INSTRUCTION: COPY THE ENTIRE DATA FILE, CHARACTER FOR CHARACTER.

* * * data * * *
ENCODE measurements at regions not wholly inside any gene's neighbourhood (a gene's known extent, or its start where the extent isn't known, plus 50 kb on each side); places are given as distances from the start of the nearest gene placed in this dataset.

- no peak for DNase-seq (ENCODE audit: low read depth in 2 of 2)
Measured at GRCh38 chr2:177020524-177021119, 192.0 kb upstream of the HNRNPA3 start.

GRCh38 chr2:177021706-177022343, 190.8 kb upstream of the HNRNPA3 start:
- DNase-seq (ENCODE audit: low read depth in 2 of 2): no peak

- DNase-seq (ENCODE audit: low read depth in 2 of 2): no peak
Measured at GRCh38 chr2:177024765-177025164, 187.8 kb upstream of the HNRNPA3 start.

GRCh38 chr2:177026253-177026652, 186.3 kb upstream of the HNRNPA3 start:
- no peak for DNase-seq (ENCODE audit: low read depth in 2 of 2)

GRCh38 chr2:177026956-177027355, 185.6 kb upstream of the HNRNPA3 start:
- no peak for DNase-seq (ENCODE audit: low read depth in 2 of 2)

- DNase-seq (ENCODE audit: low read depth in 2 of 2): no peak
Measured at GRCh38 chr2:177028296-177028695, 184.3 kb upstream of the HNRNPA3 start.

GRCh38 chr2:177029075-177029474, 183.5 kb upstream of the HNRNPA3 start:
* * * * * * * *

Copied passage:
ENCODE measurements at regions not wholly inside any gene's neighbourhood (a gene's known extent, or its start where the extent isn't known, plus 50 kb on each side); places are given as distances from the start of the nearest gene placed in this dataset.

- no peak for DNase-seq (ENCODE audit: low read depth in 2 of 2)
Measured at GRCh38 chr2:177020524-177021119, 192.0 kb upstream of the HNRNPA3 start.

GRCh38 chr2:177021706-177022343, 190.8 kb upstream of the HNRNPA3 start:
- DNase-seq (ENCODE audit: low read depth in 2 of 2): no peak

- DNase-seq (ENCODE audit: low read depth in 2 of 2): no peak
Measured at GRCh38 chr2:177024765-177025164, 187.8 kb upstream of the HNRNPA3 start.

GRCh38 chr2:177026253-177026652, 186.3 kb upstream of the HNRNPA3 start:
- no peak for DNase-seq (ENCODE audit: low read depth in 2 of 2)

GRCh38 chr2:177026956-177027355, 185.6 kb upstream of the HNRNPA3 start:
- no peak for DNase-seq (ENCODE audit: low read depth in 2 of 2)

- DNase-seq (ENCODE audit: low read depth in 2 of 2): no peak
Measured at GRCh38 chr2:177028296-177028695, 184.3 kb upstream of the HNRNPA3 start.

GRCh38 chr2:177029075-177029474, 183.5 kb upstream of the HNRNPA3 start: